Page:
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More on Organic Dairy Fight

Organic milk farmers at odds over regulation Some oppose stricter grazing rules for cattle
Philip Brasher Des Moines Register (September 15, 2005)

WASHINGTON < Contented cows lazing on rolling green hills. That is the idyllic image that many consumers have of the farms where organic milk is produced.

The reality is becoming something different. With consumer demand for organic food booming, organic farms are starting to look a lot like the megafarms that dominate the conventional dairy industry < collections of barns housing thousands of cows that spend most of their lives eating feed, not grass.

The trend < which is spreading more in western states than in New York sparked a battle among organic farmers, many of whom fear that their business is headed the way of conventional agriculture. The Bush administration is being asked to step in and settle the issue.

"Cows are ruminants, they are grazers, that is their natural behavior," said James Riddle, chairman of a board that advises the Agriculture Department on organic standards.

The board has proposed changing the Agriculture Department's organic rules and guidance to ensure that cattle are kept on pasture for a significant portion of the year. It won't be enough just to give cattle organic feed, which is grown without the use of synthetic pesticides.

Large-scale dairies and even some smaller-scale Midwestern farmers said the standards could be difficult to meet. Advocates of the rule changes said they will protect the industry's image and keep family farms in business.

"As a consumer, I want my organic milk to come from cows that are not confined," said Caron Osberg, an Urbandale, Iowa, woman who reviews organic and natural products on a Web site, "No compromise on that."

The topography of farms in western New York is conducive to grass-growing, so the movement toward inside feed has not yet become an issue here, said John Lincoln, a Bloomfield, Ontario County, dairy farmer who is president of the New York Farm Bureau.

"The land in western New York is more tillable," Lincoln said. "Grazing is more of an option for (dairy farmers)."

Sales of organic food have been growing about 20 percent a year and are expected to reach $15 billion this year, according to the Organic Trade Association. Dairy products account for 13 percent of the organic market.

"The demand for organic milk is growing," Lincoln said.

Yet while consumers might be yearning for more organic products, it is a long process to convert the farm to those standards, Lincoln said. It takes three years to rid the farm of insecticides and fertilizers, he said.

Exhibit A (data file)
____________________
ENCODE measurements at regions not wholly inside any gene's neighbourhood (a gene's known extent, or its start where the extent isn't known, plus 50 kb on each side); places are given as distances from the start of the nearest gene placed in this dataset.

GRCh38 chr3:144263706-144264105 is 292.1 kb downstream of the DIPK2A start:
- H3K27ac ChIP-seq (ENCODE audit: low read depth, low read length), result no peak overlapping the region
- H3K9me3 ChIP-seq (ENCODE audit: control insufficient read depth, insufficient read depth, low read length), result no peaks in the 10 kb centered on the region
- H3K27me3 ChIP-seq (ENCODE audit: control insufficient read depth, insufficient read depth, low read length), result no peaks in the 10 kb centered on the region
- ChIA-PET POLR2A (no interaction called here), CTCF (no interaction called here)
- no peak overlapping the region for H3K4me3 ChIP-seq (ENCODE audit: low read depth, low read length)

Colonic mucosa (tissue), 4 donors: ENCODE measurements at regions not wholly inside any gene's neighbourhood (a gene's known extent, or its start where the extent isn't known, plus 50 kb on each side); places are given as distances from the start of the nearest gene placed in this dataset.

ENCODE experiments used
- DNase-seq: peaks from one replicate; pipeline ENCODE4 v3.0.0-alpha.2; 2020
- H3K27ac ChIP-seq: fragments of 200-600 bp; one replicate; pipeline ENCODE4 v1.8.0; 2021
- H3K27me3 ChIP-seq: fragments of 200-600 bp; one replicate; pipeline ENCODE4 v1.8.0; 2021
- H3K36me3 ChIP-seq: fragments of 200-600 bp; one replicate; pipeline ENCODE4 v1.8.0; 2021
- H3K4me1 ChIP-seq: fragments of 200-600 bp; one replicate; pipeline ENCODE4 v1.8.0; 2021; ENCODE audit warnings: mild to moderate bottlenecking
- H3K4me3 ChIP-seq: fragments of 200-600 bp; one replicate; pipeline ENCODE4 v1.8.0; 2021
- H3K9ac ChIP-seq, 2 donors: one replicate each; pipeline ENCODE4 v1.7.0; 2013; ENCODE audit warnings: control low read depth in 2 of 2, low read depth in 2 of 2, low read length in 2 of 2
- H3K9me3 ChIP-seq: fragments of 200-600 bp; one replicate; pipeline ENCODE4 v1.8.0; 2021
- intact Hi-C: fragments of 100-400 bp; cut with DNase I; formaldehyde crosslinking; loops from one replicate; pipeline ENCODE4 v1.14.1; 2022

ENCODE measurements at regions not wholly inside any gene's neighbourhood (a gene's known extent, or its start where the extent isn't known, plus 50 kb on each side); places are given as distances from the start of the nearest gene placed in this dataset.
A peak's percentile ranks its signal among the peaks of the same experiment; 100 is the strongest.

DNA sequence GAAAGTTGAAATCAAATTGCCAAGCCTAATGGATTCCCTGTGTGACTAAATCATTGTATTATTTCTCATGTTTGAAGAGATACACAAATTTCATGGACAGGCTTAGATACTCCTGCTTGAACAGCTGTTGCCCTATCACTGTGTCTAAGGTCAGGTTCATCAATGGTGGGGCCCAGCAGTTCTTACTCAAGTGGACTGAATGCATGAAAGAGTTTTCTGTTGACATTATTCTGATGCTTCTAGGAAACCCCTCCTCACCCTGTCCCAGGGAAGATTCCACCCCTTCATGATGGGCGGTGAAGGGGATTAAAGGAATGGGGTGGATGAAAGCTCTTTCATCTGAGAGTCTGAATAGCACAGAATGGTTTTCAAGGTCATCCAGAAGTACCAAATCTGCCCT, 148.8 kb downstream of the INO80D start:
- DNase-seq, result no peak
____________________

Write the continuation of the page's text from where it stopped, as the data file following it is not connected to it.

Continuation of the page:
"You don't know the economics until you do it on your farm," Lincoln said.

The organic megafarms include operations in Idaho and California. A Colorado facility owned by Boulder-based Aurora Organic Dairy has more than 5,000

Consumers pay less for Aurora because it is sold under the private labels of supermarket chains, not under the Aurora name, said Clark Driftmier, Aurora's senior vice president of marketing.

Company officials said all their cattle have access to pasture. But they said the standards being pushed by the Agriculture Department board < that cattle get 30 percent of the rations from pasture for at least 120 days a year < would be hard to meet for farms of all sizes all over the nation.

Some smaller-scale producers have told the Agriculture Department they also are concerned about the proposed standards.

Gerald Klinkner, who produces milk from 45 cattle near La Crosse, Wis., feeds his cattle organic hay, silage and corn when they are not grazing. But he said he doesn't have enough pasture to meet the 30 percent standard that the advisory board wants.

"My cattle still have access to wonderful pasture, but it's not at that rate," he said.

But Francis Thicke, an organic dairy farmer near Fairfield, Iowa, who grazes his 65 cattle eight to nine months out of the year, said that confining cows to barns in conventional-style megafarms isn't the organic way.

"Some people have come from the mind-set of conventional agriculture, switched to organic agriculture and haven't switched their mind-set to an organic system," he said.

Includes reporting by staff writer Mary Chao.